There’s no question the pandemic has the health of our eyes under siege.
Endless Zoom calls, binge-watching Netflix to pass socially-distanced time and constantly following the news feed on your phone — all of it could mean trouble for your vision.
“I think the additional screen time is affecting my eyesight, I get dizzy,” says 84-year-old Toronto resident June Whitaker. “I’m watching a lot of Netflix, I’m on Facebook, I use a Kindle for reading at night.”
Now Whitaker is worried about getting her regular eye exam — something that saved her vision almost 20 years ago when her optometrist discovered two serious eye problems.
She is just one of millions of seniors, children, teens and adults with specific health conditions who have been unable to book eye appointments with their optometrists as OHIP funding negotiations between the Ontario Association of Optometrists (OAO) and the provincial government have stalled.
In 2002, Whitaker was diagnosed with cellophane maculopathy, a condition where fibrous tissue forms on the back of your eye making it harder to see. Compounding matters, at the same visit, she was also diagnosed with cataracts, common with aging. She was promptly referred to a specialist for assessment and surgery.
“I wouldn’t have known I had these conditions,” she says. “But I was operated on successfully and I have this gift of sight. Optometrists are the people who discover problems. I’m fighting for them.”
Decades of underfunding
Sheldon Salaba, head of OAO, says the job action — which has 2,300 of the 2,650 optometrists in Ontario participating — that began September 1 is sparked by three decades of underfunding.
In 1989, the government funded $39.15 toward an eye exam and now, in 2021, it funds, on average, $44 toward an eye exam. In 32 years, that’s a little less than a $5 increase.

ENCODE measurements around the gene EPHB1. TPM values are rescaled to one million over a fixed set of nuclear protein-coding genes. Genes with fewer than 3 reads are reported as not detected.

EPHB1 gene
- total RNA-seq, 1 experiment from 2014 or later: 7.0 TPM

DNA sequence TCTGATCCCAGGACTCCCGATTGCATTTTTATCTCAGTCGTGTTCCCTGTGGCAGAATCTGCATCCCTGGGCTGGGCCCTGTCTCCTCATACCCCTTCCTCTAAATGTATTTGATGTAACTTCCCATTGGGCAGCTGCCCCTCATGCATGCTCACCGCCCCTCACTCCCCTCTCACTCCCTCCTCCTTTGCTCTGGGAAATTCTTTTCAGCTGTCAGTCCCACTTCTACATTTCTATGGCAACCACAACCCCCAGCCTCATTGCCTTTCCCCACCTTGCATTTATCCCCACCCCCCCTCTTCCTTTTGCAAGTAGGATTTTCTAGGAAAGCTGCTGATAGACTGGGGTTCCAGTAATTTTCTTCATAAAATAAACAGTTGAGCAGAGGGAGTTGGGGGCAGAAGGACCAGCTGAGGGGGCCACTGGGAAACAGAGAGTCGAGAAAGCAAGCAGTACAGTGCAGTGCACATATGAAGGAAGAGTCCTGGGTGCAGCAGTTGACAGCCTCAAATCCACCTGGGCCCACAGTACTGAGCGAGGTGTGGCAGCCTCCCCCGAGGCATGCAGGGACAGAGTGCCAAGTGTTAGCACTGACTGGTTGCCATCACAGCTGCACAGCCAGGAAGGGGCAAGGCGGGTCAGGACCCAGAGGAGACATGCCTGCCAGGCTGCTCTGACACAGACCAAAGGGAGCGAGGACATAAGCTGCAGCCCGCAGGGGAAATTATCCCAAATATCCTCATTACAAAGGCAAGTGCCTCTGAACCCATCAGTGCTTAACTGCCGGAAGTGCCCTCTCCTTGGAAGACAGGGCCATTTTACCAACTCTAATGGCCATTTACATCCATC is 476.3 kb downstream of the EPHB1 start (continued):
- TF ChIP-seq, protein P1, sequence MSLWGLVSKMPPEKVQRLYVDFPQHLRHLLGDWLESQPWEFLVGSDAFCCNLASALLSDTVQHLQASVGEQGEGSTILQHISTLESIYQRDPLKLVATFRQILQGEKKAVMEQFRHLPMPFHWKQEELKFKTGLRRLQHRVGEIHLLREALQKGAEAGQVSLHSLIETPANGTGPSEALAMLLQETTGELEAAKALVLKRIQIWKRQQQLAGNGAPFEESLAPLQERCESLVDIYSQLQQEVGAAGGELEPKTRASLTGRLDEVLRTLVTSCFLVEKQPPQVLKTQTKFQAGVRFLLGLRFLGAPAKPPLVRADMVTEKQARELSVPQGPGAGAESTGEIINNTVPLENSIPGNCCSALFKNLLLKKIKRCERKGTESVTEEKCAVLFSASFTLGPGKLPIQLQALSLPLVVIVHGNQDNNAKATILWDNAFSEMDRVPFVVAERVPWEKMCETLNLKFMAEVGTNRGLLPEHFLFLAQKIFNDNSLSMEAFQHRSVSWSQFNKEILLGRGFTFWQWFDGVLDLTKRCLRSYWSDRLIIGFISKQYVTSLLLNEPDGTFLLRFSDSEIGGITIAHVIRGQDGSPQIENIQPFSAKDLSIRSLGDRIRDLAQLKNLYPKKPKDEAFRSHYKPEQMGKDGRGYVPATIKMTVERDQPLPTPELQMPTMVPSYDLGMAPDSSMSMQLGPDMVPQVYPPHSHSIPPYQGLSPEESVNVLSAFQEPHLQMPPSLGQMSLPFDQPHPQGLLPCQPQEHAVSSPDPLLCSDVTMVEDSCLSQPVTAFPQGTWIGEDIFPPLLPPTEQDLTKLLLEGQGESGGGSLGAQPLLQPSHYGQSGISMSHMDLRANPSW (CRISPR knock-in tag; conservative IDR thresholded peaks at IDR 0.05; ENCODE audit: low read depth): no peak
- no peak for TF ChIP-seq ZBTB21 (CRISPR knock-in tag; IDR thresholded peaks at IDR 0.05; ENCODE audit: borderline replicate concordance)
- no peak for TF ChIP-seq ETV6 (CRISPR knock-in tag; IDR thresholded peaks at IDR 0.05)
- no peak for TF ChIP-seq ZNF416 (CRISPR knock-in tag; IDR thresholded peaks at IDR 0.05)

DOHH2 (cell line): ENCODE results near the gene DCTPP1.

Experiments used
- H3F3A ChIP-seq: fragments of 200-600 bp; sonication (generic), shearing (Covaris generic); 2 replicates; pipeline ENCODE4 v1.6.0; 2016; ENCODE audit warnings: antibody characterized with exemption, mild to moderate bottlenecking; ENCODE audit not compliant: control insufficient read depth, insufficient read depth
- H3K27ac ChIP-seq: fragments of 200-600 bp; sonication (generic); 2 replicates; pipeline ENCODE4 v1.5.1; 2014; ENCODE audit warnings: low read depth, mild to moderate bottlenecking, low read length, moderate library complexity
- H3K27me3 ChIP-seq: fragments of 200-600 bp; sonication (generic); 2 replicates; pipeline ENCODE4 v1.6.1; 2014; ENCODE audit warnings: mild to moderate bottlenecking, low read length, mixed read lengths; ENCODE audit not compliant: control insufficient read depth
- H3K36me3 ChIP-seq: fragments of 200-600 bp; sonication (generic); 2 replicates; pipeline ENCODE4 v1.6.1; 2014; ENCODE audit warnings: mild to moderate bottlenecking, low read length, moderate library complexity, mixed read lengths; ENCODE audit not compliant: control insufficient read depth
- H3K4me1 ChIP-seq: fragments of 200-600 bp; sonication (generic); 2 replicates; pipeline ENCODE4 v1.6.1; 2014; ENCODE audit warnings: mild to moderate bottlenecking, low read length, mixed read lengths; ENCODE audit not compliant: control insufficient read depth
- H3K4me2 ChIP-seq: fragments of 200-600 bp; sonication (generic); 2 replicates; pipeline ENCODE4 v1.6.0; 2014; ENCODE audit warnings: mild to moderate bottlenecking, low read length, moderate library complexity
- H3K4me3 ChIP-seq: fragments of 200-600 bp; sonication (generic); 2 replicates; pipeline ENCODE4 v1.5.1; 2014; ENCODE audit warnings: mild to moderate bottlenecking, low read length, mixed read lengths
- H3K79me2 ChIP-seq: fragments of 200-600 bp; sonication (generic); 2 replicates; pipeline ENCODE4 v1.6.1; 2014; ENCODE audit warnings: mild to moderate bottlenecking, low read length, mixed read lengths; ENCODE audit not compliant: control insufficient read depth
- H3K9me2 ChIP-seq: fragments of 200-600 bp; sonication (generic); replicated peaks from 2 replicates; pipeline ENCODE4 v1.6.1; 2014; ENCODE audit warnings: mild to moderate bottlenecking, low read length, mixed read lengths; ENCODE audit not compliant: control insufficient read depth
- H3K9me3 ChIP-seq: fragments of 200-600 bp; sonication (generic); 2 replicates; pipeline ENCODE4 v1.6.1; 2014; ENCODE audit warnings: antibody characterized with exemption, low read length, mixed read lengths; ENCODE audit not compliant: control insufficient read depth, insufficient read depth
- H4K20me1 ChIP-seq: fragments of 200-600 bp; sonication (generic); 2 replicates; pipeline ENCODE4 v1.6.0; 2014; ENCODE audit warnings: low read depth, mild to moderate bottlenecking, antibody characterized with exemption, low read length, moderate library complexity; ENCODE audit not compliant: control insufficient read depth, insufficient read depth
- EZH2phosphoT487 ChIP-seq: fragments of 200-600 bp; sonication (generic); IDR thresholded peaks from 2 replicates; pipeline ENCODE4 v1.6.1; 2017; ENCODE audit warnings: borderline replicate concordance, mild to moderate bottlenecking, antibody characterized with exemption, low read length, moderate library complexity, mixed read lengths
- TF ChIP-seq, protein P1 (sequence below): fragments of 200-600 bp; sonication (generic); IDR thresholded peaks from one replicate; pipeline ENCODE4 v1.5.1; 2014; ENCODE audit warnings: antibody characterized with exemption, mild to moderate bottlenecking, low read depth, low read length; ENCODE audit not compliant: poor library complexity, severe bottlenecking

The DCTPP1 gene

His group’s members are currently subsidizing around 45 per cent of the cost of every examination because funding has not kept pace with the realistic costs of running a clinic and the complexity of the services provided. Since the increase in scope of practice in 2010, Ontario optometrists have been prescribing medications and developing treatment plans to manage eye conditions.
“We are the family doctors of eyes,” Salaba explains. “And it’s a complex organ to examine. It is frequented by many different types of eye diseases when people age, very common ones like macular degeneration and glaucoma, and diseases like adult-onset diabetes — things that people have no idea are developing or starting without having an eye exam.”
Then, he says, you have to factor in the reality of an aging population with more seniors coming in for eye exams. About 70 per cent of people impacted by vision loss are over the age of 65, and the well-reported demographic shift puts one-quarter of the population at 65 and older by 2050.
“I don’t think anybody can argue that Ontario is the most expensive province to live in,” he adds. “It’s also the most expensive province to deliver services in. That’s just the bottom line. As for funding, we have the lowest rate in the entire country, compared to other provinces providing the exact same type of service.”
Salaba also cites the high cost of rent and real estate, along with the need to appropriately pay support staff who also live in Ontario.
To prove the point, the OAO commissioned an independent study by accounting firm BDO which determined that the average operating cost to provide an eye exam in Ontario is actually $75.51.
Ontario Health Minister Christine Elliott’s proposed funding increase of 8.49 per cent would still see an Ontario optometrist paying about $27 out of pocket to subsidize the cost to examine an OHIP-insured patient.
The Ontario government also offered a one-time $39 million payment in an effort to mitigate underfunding of the last decade. This averages out to just over $1 per exam for every optometry service performed over that period. OAO members say this does nothing to address Ontario’s unsustainable eye care system.
While the job action is ongoing, each day is a missed opportunity for patients to receive what can be critical early detection of eye disease.
“We are absolutely concerned about our patients and we want nothing more than to be able to start seeing them today,” says Salaba. “Good vision allows for independence, it’s important for driving, working, reading and learning. Vision is our most important external sense.”